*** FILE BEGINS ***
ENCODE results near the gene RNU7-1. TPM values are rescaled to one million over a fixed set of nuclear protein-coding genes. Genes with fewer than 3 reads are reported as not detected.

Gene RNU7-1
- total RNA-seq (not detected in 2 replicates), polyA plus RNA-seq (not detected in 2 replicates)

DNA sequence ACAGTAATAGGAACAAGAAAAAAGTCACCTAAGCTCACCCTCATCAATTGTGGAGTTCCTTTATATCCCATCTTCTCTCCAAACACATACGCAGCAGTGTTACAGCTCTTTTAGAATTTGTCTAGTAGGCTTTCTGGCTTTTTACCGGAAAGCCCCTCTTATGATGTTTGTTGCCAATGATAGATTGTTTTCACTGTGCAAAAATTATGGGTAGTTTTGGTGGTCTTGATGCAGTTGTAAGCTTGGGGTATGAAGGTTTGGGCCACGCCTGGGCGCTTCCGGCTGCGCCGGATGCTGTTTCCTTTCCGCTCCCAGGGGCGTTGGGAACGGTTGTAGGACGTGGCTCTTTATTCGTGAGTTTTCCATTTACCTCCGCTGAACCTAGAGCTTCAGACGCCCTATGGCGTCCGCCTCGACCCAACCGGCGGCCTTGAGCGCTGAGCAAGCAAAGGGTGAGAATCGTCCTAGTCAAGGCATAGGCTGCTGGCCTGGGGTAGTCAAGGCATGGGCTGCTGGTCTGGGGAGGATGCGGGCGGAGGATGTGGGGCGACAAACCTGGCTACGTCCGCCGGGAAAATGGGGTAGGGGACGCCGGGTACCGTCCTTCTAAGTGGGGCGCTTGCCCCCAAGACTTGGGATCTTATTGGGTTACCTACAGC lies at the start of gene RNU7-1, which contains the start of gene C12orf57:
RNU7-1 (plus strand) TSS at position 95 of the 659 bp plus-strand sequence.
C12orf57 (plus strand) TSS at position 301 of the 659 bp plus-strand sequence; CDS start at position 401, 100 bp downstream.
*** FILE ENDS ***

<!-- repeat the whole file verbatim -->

ENCODE results near the gene RNU7-1. TPM values are rescaled to one million over a fixed set of nuclear protein-coding genes. Genes with fewer than 3 reads are reported as not detected.

Gene RNU7-1
- total RNA-seq (not detected in 2 replicates), polyA plus RNA-seq (not detected in 2 replicates)

DNA sequence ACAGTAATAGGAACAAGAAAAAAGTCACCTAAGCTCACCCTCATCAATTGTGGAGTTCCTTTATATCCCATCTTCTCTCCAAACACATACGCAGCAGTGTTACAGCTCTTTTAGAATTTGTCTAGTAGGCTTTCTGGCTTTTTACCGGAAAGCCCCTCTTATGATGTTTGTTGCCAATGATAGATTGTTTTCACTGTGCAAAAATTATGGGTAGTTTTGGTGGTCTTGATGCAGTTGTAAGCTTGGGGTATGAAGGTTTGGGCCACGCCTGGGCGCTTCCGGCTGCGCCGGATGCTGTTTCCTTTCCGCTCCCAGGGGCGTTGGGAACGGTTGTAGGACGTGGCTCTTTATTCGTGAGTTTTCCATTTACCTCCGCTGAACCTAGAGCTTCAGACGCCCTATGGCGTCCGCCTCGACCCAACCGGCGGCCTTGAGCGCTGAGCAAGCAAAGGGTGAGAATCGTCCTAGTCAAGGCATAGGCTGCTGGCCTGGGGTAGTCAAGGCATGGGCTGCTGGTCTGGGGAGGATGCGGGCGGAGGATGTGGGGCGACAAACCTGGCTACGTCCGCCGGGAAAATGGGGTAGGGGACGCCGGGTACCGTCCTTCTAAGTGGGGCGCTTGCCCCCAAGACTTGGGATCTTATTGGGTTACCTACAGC lies at the start of gene RNU7-1, which contains the start of gene C12orf57:
RNU7-1 (plus strand) TSS at position 95 of the 659 bp plus-strand sequence.
C12orf57 (plus strand) TSS at position 301 of the 659 bp plus-strand sequence; CDS start at position 401, 100 bp downstream.